Nearly 500,000 Runs in 2012, According to UFA

NY Times - December 29, 2012


The last year has been the second-busiest in the Fire Department’s history, reflecting expanded responsibilities for Firefighters even as the city tries to cut the department’s staffing, Uniformed Firefighters Association President Steve Cassidy said Dec. 27.

Firefighters responded to more than 495,000 emergencies in 2012, up from 488,000 in 2011, according to a UFA survey. The busiest year remains 2010, with 507,430 emergencies on record. The last three years have been the busiest period in FDNY history, Mr. Cassidy said in a phone interview. That is due to the added responsibility for non-fire emergencies; structural fires are down sharply from the “war years” four decades ago when arson ravaged many poorer neighborhoods.

‘Expanded Our Capabilities’

“New Yorkers are availing themselves of the services of the Fire Department more than ever before,” he said. “Post-9/11, we’ve expanded our capabilities in terms of responding to medical emergencies and all kinds of disasters.”

This year’s numbers don’t include the FDNY work cleaning up after Hurricane Sandy, Mr. Cassidy noted. “We pumped water out of basements, we took care of downed trees, all of those things are not even included,” he said.

The role of Firefighters continues to expand even as the Mayor pursues budget cuts year after year, attempting to close some 20 companies around the city and eliminating the fifth Firefighter from many more nearly two years ago.

“We still have those battles,” Mr. Cassidy said. “What’s clear is, when you continue to have one busy year after another, it’s hard to imagine us doing it with less than we already have. The fifth man presents real challenges for us in terms of getting water on the fire quickly.”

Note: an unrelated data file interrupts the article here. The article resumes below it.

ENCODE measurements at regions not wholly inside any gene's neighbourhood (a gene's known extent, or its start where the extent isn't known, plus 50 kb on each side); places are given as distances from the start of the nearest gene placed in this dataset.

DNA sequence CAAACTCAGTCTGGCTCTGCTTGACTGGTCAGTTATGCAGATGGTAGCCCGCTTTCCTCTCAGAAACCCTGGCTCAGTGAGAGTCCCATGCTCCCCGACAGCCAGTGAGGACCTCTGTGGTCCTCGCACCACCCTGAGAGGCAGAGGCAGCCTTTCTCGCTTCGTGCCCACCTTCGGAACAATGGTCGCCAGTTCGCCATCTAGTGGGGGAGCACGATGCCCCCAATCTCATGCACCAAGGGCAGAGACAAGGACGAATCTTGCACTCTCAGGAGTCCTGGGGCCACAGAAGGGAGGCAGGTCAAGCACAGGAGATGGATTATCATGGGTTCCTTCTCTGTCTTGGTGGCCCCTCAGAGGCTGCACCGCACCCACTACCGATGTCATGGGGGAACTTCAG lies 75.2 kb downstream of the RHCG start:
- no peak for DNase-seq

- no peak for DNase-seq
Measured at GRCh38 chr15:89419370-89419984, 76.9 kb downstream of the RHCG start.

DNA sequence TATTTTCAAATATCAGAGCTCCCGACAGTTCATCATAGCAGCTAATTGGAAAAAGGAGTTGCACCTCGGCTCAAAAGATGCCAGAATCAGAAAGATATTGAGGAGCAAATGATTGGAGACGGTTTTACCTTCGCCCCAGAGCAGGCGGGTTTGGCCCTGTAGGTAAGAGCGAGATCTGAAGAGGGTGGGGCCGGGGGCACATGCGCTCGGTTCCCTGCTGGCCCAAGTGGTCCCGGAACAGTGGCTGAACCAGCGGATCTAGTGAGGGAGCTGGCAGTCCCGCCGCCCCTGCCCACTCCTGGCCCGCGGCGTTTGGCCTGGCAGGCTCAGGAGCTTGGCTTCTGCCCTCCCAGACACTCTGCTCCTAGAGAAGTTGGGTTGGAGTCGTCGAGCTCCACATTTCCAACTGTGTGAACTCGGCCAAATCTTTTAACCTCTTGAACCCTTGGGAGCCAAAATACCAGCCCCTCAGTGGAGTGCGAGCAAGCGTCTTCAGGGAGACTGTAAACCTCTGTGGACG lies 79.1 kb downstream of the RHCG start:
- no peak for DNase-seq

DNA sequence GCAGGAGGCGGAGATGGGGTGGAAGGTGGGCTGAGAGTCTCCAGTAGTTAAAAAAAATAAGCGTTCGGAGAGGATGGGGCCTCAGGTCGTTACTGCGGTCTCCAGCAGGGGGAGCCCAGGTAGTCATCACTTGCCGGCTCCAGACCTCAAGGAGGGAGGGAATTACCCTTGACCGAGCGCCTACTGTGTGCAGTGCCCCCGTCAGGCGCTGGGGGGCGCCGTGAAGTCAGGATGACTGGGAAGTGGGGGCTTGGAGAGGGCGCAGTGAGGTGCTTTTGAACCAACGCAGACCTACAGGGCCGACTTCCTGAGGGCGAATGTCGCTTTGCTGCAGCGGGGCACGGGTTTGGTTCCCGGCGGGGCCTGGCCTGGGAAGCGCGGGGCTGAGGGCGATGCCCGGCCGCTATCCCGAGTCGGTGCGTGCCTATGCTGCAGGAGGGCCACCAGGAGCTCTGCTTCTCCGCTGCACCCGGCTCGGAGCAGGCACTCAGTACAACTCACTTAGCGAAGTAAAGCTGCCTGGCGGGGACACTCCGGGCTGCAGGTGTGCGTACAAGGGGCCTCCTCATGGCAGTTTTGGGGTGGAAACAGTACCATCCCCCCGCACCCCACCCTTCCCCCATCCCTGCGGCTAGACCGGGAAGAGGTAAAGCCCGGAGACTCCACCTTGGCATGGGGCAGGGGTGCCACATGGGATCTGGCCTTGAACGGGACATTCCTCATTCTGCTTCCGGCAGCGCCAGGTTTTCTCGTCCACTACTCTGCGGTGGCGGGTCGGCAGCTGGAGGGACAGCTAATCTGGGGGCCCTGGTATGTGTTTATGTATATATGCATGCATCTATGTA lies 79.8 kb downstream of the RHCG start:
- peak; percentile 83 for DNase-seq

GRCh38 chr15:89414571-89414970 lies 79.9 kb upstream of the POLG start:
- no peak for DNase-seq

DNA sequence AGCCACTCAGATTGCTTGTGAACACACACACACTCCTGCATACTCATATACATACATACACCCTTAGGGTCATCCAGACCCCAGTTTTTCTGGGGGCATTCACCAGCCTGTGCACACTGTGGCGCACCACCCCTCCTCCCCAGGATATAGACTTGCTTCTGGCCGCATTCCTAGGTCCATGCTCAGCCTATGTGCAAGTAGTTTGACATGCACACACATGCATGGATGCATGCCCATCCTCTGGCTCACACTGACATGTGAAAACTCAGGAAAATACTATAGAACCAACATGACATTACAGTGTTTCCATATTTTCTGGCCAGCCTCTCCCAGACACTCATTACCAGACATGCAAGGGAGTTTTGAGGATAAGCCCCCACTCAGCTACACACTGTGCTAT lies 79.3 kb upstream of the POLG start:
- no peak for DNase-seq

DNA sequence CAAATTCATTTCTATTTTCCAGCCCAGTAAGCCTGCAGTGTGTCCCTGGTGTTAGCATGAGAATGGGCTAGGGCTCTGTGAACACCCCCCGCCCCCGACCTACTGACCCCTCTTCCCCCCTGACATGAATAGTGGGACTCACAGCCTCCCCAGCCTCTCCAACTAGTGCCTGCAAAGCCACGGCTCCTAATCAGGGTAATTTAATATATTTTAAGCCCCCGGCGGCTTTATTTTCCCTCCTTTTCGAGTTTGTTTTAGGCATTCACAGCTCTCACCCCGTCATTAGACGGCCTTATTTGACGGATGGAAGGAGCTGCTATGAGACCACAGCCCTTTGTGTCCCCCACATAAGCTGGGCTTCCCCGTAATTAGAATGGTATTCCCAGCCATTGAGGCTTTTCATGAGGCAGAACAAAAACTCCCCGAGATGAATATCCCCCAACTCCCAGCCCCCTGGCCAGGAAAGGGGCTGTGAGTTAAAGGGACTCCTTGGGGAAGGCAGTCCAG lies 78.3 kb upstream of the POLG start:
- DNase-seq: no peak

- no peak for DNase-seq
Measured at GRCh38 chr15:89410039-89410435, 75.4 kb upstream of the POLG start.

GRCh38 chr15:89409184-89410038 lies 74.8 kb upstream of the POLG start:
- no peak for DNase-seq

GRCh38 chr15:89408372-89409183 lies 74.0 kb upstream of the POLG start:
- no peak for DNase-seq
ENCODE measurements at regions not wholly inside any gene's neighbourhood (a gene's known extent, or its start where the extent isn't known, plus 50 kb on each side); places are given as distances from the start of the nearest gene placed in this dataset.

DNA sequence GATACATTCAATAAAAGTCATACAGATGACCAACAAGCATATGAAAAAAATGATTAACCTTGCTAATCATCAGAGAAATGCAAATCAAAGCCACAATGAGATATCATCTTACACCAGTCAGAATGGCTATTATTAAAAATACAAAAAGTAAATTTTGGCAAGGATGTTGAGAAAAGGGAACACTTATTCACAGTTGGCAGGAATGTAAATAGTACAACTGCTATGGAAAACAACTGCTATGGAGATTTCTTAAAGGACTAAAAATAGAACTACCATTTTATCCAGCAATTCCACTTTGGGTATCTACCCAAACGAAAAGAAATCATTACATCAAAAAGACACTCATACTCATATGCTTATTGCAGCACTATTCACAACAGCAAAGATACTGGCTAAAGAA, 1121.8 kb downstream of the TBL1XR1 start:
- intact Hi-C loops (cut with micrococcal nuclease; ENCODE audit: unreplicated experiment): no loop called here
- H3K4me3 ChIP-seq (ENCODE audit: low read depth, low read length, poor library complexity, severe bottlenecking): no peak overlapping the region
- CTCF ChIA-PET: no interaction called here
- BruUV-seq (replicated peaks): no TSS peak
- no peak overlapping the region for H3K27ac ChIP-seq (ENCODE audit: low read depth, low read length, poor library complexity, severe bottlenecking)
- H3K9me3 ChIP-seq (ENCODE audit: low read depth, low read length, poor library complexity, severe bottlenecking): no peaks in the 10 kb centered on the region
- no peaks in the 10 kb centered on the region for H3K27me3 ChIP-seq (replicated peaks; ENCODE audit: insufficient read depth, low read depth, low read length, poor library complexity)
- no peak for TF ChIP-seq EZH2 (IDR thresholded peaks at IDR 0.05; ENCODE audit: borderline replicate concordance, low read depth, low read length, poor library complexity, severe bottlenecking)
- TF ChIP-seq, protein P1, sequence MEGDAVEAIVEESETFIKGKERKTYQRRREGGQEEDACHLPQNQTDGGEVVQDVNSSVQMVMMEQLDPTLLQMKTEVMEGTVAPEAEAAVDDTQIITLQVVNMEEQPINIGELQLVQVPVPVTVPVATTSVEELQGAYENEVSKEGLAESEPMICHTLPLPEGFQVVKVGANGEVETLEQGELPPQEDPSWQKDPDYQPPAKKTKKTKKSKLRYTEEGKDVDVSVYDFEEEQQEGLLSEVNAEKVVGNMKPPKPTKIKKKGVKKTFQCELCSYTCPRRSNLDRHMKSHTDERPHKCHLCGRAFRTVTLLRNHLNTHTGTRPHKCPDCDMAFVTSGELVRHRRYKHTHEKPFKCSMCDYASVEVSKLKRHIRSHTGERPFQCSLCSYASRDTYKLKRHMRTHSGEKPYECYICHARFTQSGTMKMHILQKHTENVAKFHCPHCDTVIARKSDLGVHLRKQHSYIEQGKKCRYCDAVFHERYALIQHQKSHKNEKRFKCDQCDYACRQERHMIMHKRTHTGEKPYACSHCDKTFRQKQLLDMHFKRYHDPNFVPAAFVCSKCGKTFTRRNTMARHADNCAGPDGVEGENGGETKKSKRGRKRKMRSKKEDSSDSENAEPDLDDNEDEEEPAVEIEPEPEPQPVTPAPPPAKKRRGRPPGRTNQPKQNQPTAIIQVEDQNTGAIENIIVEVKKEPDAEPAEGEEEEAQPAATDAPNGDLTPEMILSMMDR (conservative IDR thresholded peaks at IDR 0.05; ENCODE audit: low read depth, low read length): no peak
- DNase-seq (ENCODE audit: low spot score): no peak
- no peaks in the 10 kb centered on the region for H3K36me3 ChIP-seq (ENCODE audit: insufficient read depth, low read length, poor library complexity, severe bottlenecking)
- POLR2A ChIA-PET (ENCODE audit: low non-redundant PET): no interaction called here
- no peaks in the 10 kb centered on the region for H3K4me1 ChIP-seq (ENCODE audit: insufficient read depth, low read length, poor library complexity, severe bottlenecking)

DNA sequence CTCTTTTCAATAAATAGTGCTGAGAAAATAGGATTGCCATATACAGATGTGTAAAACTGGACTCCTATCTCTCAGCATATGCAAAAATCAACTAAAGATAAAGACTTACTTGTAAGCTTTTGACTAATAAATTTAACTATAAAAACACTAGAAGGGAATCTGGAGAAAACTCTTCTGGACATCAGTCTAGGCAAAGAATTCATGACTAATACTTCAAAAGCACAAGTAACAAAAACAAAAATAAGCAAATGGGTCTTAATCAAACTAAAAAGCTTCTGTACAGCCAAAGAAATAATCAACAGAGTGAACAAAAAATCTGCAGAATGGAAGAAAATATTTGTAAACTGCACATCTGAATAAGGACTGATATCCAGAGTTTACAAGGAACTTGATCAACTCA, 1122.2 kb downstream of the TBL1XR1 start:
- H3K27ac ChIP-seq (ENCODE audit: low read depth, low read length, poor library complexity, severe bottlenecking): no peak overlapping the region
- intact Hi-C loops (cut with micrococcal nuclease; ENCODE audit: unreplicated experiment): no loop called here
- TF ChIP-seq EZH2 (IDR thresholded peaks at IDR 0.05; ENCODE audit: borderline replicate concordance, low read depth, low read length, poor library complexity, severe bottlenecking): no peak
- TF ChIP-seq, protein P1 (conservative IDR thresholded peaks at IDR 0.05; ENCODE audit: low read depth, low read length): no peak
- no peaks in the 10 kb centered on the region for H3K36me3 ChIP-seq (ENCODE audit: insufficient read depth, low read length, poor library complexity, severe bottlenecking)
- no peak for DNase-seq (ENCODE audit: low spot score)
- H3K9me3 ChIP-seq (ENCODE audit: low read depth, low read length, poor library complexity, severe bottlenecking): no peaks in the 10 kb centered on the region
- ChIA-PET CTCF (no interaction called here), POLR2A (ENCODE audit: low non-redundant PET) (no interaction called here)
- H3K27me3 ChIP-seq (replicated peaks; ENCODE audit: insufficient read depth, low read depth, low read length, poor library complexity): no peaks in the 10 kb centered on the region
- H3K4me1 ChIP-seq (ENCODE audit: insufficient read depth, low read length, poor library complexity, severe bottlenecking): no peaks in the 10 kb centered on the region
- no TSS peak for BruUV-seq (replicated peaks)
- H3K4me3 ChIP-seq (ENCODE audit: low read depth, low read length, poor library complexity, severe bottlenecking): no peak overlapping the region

‘Can’t Cut and Maintain Service’

With the Mayor showing no sign of backing down on the reduced engine-company staffing, “it’s going to play out in the courts this year, we think,” he added. “We’ve been asked to do more with less; it is our hope that we don’t face any more cuts. Because it would be impossible for us to continue to deliver the same services at the same level.”

The UFA estimates the FDNY has responded to 5.225 million emergencies during the Bloomberg administration. Emergency responses in general have risen some 500 percent since the 1960s, reflecting the FDNY’s more-diversified role—since then.

Along with fires, the department responds to building collapses, gas leaks, scaffold rescues, vehicle accidents, medical emergencies and natural disasters, along with terrorist threats.